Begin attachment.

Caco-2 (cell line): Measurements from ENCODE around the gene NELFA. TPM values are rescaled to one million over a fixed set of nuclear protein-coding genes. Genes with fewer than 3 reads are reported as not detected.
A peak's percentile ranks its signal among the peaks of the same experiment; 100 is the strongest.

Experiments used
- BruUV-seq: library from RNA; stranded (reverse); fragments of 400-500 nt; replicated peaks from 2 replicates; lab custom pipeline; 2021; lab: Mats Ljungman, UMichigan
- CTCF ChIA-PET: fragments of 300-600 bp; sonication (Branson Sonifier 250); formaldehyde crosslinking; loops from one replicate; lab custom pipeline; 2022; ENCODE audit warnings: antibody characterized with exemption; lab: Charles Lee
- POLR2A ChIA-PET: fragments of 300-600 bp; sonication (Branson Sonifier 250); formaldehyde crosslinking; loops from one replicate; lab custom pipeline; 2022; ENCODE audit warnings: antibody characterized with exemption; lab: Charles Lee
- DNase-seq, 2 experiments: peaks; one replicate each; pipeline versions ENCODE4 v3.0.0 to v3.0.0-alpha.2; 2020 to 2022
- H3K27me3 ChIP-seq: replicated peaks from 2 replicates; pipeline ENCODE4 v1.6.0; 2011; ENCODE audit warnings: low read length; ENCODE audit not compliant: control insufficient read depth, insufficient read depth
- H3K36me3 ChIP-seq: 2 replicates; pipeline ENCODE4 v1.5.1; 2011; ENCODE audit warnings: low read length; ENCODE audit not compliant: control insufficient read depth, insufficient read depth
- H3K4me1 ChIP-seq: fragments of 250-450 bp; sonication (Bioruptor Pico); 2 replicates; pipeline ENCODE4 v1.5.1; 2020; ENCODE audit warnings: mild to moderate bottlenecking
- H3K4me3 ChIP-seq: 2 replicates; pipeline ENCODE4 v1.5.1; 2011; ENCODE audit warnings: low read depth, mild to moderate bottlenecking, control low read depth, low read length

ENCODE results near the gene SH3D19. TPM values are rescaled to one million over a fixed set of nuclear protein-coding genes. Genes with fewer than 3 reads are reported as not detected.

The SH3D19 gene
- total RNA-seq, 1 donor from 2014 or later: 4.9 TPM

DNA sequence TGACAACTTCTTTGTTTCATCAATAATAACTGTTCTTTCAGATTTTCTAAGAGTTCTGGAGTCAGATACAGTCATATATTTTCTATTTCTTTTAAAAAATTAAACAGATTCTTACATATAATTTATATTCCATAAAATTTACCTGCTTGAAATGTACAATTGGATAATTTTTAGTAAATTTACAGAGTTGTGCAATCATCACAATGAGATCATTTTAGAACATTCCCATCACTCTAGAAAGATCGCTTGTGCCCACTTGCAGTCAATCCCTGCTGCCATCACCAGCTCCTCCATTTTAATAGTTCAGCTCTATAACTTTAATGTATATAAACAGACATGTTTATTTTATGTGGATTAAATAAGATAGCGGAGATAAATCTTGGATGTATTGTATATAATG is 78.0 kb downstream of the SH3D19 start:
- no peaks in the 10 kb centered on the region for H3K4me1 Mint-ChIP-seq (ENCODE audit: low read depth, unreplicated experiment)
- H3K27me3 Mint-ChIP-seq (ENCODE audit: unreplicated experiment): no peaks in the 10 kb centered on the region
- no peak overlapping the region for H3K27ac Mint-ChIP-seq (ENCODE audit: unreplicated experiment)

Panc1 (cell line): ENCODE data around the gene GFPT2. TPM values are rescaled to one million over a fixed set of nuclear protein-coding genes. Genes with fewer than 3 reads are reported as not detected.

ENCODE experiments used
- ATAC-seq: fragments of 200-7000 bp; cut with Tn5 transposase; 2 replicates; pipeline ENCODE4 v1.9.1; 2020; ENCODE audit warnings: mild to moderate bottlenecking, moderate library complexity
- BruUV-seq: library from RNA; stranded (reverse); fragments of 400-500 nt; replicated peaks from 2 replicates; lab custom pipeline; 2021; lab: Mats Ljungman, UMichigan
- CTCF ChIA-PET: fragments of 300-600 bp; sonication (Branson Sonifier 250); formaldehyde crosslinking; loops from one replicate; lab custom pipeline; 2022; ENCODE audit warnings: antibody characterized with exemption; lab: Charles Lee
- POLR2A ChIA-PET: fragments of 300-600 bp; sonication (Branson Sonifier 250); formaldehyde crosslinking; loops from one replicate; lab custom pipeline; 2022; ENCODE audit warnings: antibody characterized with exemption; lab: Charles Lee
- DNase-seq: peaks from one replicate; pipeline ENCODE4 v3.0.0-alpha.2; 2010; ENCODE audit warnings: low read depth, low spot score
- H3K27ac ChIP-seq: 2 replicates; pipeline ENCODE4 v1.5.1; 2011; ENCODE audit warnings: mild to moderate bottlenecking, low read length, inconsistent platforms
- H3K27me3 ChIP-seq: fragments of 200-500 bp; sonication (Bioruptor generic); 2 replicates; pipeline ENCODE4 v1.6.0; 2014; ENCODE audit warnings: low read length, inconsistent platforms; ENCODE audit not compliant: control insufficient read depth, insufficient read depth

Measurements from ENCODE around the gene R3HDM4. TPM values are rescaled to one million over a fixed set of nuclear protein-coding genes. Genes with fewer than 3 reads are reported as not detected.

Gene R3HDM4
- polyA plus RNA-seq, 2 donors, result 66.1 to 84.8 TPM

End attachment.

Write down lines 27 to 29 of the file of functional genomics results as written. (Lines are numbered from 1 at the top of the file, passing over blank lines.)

- H3K27me3 ChIP-seq: fragments of 200-500 bp; sonication (Bioruptor generic); 2 replicates; pipeline ENCODE4 v1.6.0; 2014; ENCODE audit warnings: low read length, inconsistent platforms; ENCODE audit not compliant: control insufficient read depth, insufficient read depth

Measurements from ENCODE around the gene R3HDM4. TPM values are rescaled to one million over a fixed set of nuclear protein-coding genes. Genes with fewer than 3 reads are reported as not detected.

Gene R3HDM4